Researchers at MRC Harwell and the Vavilov Institute of General Genetics have characterised super-enhancers (SEs) and typical-enhancers (TEs) in the mouse genome to further aid our understanding of their possible role in disease. Published in BMC Genomics, the authors primarily identified both enhancer types contribute to tissue-specific gene expression but have no difference in phenotype effect size. These findings bring us closer to understanding the role of enhancers in regulating gene expression and their role in resultant mouse phenotypes.
Gene expression; the process in which our DNA is read and converted into functional proteins, is a tightly regulated process that controls when proteins are made, how much of the protein is made, and where it is made in our cells. This is controlled by non-coding regulatory regions in our DNA (which contributes to around 99% of our DNA) and contains vital regulatory elements, such as promoters and enhancers. Promoter regions are the binding sites for cell machinery required to promote transcription, the first stage of gene expression, where the DNA strand is read by proteins. Enhancers can regulate one or more genes and increase the rate of transcription through interactions with the promoter. Enhancers also control where and when genes are expressed, an important process in generating diverse cell types and functions.
This process is exceedingly complex and involves numerous proteins. Scientists don’t yet fully understand how these proteins interact with one another, but it is apparent that the disruption of both promoters and enhancers can cause diseases in humans.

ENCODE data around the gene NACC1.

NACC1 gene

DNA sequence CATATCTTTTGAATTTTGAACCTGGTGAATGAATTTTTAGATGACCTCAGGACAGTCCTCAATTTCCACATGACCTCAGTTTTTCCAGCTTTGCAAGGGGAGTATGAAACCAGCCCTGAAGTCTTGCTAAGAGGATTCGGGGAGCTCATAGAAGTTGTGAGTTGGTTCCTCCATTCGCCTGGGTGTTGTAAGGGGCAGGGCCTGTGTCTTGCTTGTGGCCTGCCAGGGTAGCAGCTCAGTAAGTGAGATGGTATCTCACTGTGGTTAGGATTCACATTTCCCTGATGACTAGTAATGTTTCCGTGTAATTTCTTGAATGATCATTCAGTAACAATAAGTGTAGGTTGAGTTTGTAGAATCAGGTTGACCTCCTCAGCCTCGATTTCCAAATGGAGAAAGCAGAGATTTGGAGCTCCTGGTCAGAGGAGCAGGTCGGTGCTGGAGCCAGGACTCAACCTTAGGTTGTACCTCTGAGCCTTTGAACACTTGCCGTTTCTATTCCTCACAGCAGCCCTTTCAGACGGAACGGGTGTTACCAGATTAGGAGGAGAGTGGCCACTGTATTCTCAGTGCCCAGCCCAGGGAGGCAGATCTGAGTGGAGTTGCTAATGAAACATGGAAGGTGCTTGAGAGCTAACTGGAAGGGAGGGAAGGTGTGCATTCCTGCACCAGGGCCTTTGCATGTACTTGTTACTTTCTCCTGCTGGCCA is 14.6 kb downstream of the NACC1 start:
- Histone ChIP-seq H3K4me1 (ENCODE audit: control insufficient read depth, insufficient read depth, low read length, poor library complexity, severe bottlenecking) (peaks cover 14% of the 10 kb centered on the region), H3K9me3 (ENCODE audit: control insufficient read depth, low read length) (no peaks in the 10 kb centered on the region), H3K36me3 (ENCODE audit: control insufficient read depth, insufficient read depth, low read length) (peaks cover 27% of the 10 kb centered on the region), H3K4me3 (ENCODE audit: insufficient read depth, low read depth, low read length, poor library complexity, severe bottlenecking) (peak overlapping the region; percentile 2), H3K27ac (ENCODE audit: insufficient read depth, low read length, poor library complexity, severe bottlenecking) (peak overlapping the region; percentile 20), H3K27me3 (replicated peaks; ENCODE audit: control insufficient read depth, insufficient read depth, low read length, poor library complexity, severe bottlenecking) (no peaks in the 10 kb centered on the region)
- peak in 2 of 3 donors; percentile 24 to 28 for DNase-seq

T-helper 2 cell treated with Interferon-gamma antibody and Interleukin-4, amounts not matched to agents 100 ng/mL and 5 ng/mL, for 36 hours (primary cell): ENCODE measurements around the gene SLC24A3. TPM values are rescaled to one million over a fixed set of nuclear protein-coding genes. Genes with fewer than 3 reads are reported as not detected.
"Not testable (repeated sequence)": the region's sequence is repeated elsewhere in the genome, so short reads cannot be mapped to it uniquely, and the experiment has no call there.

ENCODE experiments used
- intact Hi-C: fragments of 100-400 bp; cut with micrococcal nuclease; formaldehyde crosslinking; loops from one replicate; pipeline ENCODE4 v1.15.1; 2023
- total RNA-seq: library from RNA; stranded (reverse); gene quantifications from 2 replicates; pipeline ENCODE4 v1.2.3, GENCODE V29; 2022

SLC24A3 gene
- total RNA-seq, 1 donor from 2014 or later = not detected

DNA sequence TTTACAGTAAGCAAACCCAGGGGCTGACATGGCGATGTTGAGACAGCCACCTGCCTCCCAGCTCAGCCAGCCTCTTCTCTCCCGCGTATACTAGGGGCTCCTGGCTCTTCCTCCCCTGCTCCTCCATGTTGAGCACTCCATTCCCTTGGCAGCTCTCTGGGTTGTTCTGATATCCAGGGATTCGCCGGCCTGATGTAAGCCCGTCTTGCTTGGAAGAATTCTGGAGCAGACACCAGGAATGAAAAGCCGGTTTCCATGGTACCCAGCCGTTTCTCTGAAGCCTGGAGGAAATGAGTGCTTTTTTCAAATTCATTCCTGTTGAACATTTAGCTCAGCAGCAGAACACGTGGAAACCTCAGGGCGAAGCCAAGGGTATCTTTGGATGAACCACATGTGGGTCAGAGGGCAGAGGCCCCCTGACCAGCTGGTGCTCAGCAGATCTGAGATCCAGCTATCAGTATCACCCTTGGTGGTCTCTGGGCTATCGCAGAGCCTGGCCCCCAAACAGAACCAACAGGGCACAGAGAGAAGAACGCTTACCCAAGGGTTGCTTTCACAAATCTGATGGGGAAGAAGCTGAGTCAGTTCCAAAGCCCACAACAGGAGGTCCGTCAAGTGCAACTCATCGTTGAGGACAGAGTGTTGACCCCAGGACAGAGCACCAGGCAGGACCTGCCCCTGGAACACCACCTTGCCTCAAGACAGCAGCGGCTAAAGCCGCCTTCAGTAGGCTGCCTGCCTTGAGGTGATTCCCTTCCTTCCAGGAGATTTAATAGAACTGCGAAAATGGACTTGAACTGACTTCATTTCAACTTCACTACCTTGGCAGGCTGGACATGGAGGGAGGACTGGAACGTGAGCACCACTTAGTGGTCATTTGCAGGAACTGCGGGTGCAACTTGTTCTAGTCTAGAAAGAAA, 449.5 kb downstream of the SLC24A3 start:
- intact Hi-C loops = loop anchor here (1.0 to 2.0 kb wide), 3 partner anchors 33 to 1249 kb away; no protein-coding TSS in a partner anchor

Previous research has identified two different types of enhancers; SEs and TEs. SEs are dense clusters of enhancers that span large regions of the genome. SEs are enriched with various cofactors (proteins that help promote translation) and chromatin regulators (protein complexes that modulate DNA to activate the enhancer). This differentiates them from TEs which have a reduced number of elements but are abundant in the genome. Evidence has shown that SEs drive high expression levels in target genes, are important in regulating genes that define cell identity and have been associated with disease-causing mutations. TEs, whilst being an integral part of gene expression, have been less associated with these roles. However, there has yet to be any substantial systematic research into the functional differences between SEs and TEs, or their roles in overall gene function.
This study aimed to characterise different enhancer types to investigate their roles in the regulation of mouse gene expression in silico. Researchers generated catalogues of typical and super-enhancers in 22 mouse tissues and investigated their roles in gene function, phenotype (the observable function of the resultant protein) and disease.
Researchers identified that although SEs are known to drive high levels of gene expression and control tissue-specific expression, TEs shouldn’t be overlooked. TEs also contribute greatly to tissue-specific expression due to the high number of TEs present in the genome. This suggests the importance of both types of enhancers in regulating where genes are expressed. However, this process is complex and requires further research to understand how enhancers interact with each other, how they interact with other proteins and how this collectively impacts gene expression.
Additionally, researchers studied the involvement of both enhancers in the resulting phenotypes of associated genes. They identified that both SEs and TEs are associated with genes that produce a relevant tissue-type phenotype and are also associated with disease in the corresponding tissue. Researchers also analysed data from IMPC knockouts of SE and TE associated genes and identified that there is no significant difference in the severity or range of phenotypes produced from the associated genes. This suggests both types of enhancers share a common phenotypic outcome and are responsible for regulating tissue-specific expression.
Overall, this research concluded that although SEs and TEs have different effects on gene expression, enhancer usage and vary in numbers in the genome, they both share common phenotypic outcomes with associated genes. This research highlights the importance of different types of enhancers in regulating gene expression and suggests their role in disease. Understanding this could help to prioritise future research by identifying enhancer associated genes that could serve as targets for disease and therapy.